Next, the wave jumps from anvil to the lead.  In the process, it loses nine percent of its energy [40].  What happens next, is not fully understood.  In the lead, waves move inward.  The liquids’ spinning motion may effect this.  Waves diffract with other waves - like ripples on water.  Mach waves can also form [37].  The lead is already pressurized, but the wave increases pressure as it moves inward [6].  They focus into the center, and crush the cavity.  Before the crush, spinning plasma is injected.  The cavity squeezes down to one tenth its size [40].  Ideally, this initiates fusion.  

Compression Analysis:

       The compression is both complex and critical to the scheme working.  General Fusion first used a masters’ student to model it [37].  Later, a physicist was hired to do the same job [4, 5, 6].  To simplify the “anvil-wall-lead” system, a cheap finite element software was used [44].  This simplified to the wave shown below.  This the model for one piston. 

This was the boundary condition for a second code.  The team modeled liquid in the spherical chamber.  An open-source CFD code was used [42].  First, they modelled the two dimensional case.  A disc represented the liquid lead.  A pressure wave enters the disc from the edge.  The wave is the boundary condition shown above.  It converges towards the center.  As it converges – it rises and sharpens.  The wave compresses the vortex in the center.  These results were used in a three dimensional model.  The results are shown below [6]. 

The pressure wave increased as it converged.  This is “geometric focusing”, the energy occupying less space as it travels inward.   Code predicts that in half a millisecond, the wave doubles in strength.  Ideally, this compresses the center, making a high pressure plasma, leading to fusion.

In Summary:

           Fusion is in upheaval.  New paths have emerged that could take us to net power.  This is occurring while the need for green energy is growing and amateur fusion is going public.  Ideas once limited to ivory towers are going mainstream.  Many factors are coming together - fusion is going in new directions.  What is missing is our leadership.  Where are they?  Why is fusion today, a grassroots effort?  Why did Eric Lerner need to appeal to the public for funding?  Why isn’t the government increasing funding for new ideas?  Are we willing to bet everything that ITER will be commercial?  We cannot afford to take that risk.  We cannot wait any longer.  We must move forward.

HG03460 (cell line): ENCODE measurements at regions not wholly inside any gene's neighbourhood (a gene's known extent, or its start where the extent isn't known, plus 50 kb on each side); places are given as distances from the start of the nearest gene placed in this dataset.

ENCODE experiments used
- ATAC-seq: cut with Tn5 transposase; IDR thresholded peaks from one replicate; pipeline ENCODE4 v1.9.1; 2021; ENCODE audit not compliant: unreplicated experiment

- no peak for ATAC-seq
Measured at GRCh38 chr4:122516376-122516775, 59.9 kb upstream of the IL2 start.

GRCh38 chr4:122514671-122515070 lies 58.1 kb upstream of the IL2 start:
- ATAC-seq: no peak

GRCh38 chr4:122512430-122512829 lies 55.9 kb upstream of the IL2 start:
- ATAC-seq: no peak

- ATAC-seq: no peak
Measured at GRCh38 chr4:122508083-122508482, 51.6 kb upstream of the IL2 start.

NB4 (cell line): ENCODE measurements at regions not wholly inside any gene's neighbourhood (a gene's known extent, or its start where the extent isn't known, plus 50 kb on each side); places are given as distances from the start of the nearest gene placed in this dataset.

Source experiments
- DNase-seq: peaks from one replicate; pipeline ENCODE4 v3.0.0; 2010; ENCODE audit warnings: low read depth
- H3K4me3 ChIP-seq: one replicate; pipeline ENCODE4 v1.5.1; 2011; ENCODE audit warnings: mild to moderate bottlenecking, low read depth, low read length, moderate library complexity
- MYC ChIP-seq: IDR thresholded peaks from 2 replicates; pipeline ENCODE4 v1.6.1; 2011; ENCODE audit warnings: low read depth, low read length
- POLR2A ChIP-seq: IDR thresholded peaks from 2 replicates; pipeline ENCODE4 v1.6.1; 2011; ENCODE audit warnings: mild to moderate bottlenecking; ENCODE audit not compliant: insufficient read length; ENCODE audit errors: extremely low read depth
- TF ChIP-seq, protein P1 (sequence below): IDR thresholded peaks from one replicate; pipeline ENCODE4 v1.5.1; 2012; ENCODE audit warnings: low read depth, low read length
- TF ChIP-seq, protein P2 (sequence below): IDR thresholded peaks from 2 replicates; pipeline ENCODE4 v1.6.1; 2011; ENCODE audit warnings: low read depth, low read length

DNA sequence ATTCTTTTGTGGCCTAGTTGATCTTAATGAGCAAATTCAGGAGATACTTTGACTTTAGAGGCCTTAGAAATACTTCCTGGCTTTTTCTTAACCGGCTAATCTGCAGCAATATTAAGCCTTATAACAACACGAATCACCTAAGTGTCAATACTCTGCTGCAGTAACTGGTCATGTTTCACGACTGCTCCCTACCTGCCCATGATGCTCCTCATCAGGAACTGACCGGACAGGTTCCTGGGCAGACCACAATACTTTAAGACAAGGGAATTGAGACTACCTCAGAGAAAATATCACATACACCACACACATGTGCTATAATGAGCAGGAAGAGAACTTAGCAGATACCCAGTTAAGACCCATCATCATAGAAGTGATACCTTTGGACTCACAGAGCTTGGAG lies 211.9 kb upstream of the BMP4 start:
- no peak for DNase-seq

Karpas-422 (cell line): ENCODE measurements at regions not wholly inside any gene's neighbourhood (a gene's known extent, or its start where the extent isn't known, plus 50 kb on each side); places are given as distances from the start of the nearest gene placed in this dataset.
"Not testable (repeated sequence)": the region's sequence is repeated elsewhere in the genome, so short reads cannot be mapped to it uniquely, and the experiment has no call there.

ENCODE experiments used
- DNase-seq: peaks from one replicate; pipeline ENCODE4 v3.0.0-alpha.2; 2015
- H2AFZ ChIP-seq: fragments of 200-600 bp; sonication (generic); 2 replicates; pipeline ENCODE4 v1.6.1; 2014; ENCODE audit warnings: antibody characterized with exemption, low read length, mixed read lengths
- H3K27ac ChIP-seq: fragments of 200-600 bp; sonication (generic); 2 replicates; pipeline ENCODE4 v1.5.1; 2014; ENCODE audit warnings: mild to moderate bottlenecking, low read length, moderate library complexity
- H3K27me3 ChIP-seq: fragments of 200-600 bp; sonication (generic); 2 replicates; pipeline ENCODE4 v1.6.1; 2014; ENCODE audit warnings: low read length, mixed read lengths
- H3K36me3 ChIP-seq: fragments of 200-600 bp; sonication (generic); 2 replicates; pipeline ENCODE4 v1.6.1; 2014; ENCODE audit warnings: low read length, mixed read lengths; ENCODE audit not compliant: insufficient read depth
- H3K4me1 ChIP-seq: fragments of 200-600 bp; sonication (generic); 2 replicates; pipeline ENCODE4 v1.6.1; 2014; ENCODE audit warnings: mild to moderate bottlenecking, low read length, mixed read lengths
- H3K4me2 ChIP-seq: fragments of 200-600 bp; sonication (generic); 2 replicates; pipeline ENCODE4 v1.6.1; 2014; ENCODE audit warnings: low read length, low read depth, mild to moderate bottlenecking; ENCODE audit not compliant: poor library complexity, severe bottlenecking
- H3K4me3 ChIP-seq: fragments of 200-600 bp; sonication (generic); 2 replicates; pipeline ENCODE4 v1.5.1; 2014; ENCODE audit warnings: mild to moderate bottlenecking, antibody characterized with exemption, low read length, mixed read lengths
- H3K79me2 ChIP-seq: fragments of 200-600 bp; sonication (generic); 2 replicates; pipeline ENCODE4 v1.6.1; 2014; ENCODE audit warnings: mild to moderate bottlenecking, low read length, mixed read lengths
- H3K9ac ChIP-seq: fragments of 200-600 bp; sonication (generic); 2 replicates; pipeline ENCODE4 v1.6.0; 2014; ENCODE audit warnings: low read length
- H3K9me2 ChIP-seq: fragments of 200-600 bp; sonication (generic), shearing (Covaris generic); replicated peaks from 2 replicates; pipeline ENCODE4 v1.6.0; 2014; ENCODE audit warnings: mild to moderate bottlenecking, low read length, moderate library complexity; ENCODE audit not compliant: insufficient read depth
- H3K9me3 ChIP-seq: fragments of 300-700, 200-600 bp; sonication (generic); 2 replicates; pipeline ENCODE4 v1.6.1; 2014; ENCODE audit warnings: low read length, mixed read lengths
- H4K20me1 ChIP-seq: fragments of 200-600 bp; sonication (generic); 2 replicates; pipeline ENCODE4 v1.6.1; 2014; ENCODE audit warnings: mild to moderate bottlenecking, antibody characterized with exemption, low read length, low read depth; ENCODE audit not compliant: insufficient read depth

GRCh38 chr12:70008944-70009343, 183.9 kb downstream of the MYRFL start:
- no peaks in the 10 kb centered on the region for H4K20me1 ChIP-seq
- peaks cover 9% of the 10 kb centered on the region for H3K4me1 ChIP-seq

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  1. Great article. good points well made.

    1. Thanks Man.

      It took a long time to write -- and its still not perfect.

  2. Hi,

    Thanks for taking the time to write, and summarize the work-to-date.

    I'd suggest a small change, though : "They started from first principals." perhaps should be "They started from first principles.".

    -- Chuck

  3. Wonderful article, well done. However: Nobody at General Dynamics seems to have a clue how shockwaves propagate. Waves simply reflect at high impedance boundaries. The shock front will reflect off the inner boundary of the lead and very little energy will couple into the central 'air'. Not to mention that the speed of the wave in lead will be 1100m/s. Like any spherical compressions they will need to time their pistons to the nanosecond, yet they are describe it having 8us jitter. A massive failure waiting to happen if they aren't careful.

    1. Thank you, this is one of the first good comments I have had in a long time.

      Modeling that spinning Lead-Lithium liquid is definitely one of the “secret sauces” of this technology. For instance – a basic question might be – what is the minimum spinning speed to maintain the cavity in the center? This, and many other questions would be solved by having a good model of the liquid lead. From their publications, [#5 and # 6] it is clear that General Fusion has done some computational fluid dynamics modeling. The first, was a set of 2 dimensional models of a sphere. The next was a 3 dimensional model of a chunk of the reactor. Additionally James Gregsons’ 2005 master’s thesis looks at this. I read parts of his thesis, but it is mostly math.

      Better would be a real analytical solution to the Navier-Stokes equation. In writing this post, I looked around for such a solution. I first looked for simple approximations, simple already-been-solved problems that get at this type of flow. I found two – but both were so inadequate as to be useless to me. I devised that the fluid was a like a spinning vortex - like a water flushing in a toilet bowl - Except that this is drained from both top and bottom. Was there a mathematical way to model the shape of the cone? And how was this connected to the spinning speed?

      I put a summary of everything I had done up on physics stack exchange. I put it to you, the brainiacs of the world: solve this problem. It is a tough one. But these are the kinds of things we need to solve if we want fusion energy. Anyone who can, stands to make a fortune doing it.


      Without analysis like this, I do not think you can predict how that shock wave will behave. You cannot just know it will fail. Also, the cavity is not always filled with air. It may be under a vacuum or filled with argon. This is before the plasma is injected by the compact toroids on either side.

    2. I am not a physicist but still am curious about the reason there is no mention of nanoparticles in these studies. In reading about their behavior, it seems like they would be the missing link.